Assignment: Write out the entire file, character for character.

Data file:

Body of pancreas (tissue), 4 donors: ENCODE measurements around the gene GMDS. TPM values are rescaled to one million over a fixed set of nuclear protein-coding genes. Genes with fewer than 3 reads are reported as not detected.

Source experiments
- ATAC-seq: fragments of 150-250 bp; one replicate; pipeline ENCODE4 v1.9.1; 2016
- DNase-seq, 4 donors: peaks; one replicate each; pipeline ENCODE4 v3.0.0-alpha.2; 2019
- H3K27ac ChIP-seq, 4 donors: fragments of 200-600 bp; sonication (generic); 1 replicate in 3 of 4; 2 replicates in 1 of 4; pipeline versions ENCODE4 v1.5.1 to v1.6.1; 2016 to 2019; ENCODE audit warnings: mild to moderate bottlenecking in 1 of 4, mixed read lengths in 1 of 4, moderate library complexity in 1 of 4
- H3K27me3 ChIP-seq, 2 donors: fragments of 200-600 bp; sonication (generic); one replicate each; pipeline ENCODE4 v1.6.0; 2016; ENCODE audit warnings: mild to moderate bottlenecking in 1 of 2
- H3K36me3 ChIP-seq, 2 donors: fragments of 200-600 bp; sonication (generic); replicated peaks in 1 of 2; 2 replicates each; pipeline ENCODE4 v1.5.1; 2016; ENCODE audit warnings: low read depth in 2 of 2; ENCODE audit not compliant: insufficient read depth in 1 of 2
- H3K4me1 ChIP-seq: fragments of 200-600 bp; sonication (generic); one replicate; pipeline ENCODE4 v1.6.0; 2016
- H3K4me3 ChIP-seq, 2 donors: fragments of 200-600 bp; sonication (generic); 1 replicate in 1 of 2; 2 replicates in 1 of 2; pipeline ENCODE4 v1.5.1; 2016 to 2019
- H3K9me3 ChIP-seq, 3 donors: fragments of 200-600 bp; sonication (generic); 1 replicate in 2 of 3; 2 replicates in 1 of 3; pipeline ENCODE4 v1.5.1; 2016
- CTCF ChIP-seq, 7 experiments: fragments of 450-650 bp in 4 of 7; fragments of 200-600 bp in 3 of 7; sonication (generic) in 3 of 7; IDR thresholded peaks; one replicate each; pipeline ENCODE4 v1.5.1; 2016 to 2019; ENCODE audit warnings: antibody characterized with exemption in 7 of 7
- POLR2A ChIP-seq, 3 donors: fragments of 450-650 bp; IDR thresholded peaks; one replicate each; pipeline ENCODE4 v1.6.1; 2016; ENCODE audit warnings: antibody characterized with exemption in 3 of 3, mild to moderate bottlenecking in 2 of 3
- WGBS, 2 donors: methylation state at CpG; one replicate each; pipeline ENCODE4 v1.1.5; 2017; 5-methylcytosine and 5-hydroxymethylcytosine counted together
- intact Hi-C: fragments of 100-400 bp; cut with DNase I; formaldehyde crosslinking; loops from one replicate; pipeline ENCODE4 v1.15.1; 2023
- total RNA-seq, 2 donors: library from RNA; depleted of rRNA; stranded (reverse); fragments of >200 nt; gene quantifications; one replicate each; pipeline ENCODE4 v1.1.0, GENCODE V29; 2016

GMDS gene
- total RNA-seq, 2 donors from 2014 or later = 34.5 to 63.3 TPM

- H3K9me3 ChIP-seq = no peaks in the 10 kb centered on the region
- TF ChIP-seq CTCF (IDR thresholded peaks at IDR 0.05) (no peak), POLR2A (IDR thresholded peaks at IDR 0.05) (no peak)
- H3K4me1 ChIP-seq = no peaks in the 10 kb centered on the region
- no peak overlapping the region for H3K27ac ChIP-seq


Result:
Body of pancreas (tissue), 4 donors: ENCODE measurements around the gene GMDS. TPM values are rescaled to one million over a fixed set of nuclear protein-coding genes. Genes with fewer than 3 reads are reported as not detected.

Source experiments
- ATAC-seq: fragments of 150-250 bp; one replicate; pipeline ENCODE4 v1.9.1; 2016
- DNase-seq, 4 donors: peaks; one replicate each; pipeline ENCODE4 v3.0.0-alpha.2; 2019
- H3K27ac ChIP-seq, 4 donors: fragments of 200-600 bp; sonication (generic); 1 replicate in 3 of 4; 2 replicates in 1 of 4; pipeline versions ENCODE4 v1.5.1 to v1.6.1; 2016 to 2019; ENCODE audit warnings: mild to moderate bottlenecking in 1 of 4, mixed read lengths in 1 of 4, moderate library complexity in 1 of 4
- H3K27me3 ChIP-seq, 2 donors: fragments of 200-600 bp; sonication (generic); one replicate each; pipeline ENCODE4 v1.6.0; 2016; ENCODE audit warnings: mild to moderate bottlenecking in 1 of 2
- H3K36me3 ChIP-seq, 2 donors: fragments of 200-600 bp; sonication (generic); replicated peaks in 1 of 2; 2 replicates each; pipeline ENCODE4 v1.5.1; 2016; ENCODE audit warnings: low read depth in 2 of 2; ENCODE audit not compliant: insufficient read depth in 1 of 2
- H3K4me1 ChIP-seq: fragments of 200-600 bp; sonication (generic); one replicate; pipeline ENCODE4 v1.6.0; 2016
- H3K4me3 ChIP-seq, 2 donors: fragments of 200-600 bp; sonication (generic); 1 replicate in 1 of 2; 2 replicates in 1 of 2; pipeline ENCODE4 v1.5.1; 2016 to 2019
- H3K9me3 ChIP-seq, 3 donors: fragments of 200-600 bp; sonication (generic); 1 replicate in 2 of 3; 2 replicates in 1 of 3; pipeline ENCODE4 v1.5.1; 2016
- CTCF ChIP-seq, 7 experiments: fragments of 450-650 bp in 4 of 7; fragments of 200-600 bp in 3 of 7; sonication (generic) in 3 of 7; IDR thresholded peaks; one replicate each; pipeline ENCODE4 v1.5.1; 2016 to 2019; ENCODE audit warnings: antibody characterized with exemption in 7 of 7
- POLR2A ChIP-seq, 3 donors: fragments of 450-650 bp; IDR thresholded peaks; one replicate each; pipeline ENCODE4 v1.6.1; 2016; ENCODE audit warnings: antibody characterized with exemption in 3 of 3, mild to moderate bottlenecking in 2 of 3
- WGBS, 2 donors: methylation state at CpG; one replicate each; pipeline ENCODE4 v1.1.5; 2017; 5-methylcytosine and 5-hydroxymethylcytosine counted together
- intact Hi-C: fragments of 100-400 bp; cut with DNase I; formaldehyde crosslinking; loops from one replicate; pipeline ENCODE4 v1.15.1; 2023
- total RNA-seq, 2 donors: library from RNA; depleted of rRNA; stranded (reverse); fragments of >200 nt; gene quantifications; one replicate each; pipeline ENCODE4 v1.1.0, GENCODE V29; 2016

GMDS gene
- total RNA-seq, 2 donors from 2014 or later = 34.5 to 63.3 TPM

- H3K9me3 ChIP-seq = no peaks in the 10 kb centered on the region
- TF ChIP-seq CTCF (IDR thresholded peaks at IDR 0.05) (no peak), POLR2A (IDR thresholded peaks at IDR 0.05) (no peak)
- H3K4me1 ChIP-seq = no peaks in the 10 kb centered on the region
- no peak overlapping the region for H3K27ac ChIP-seq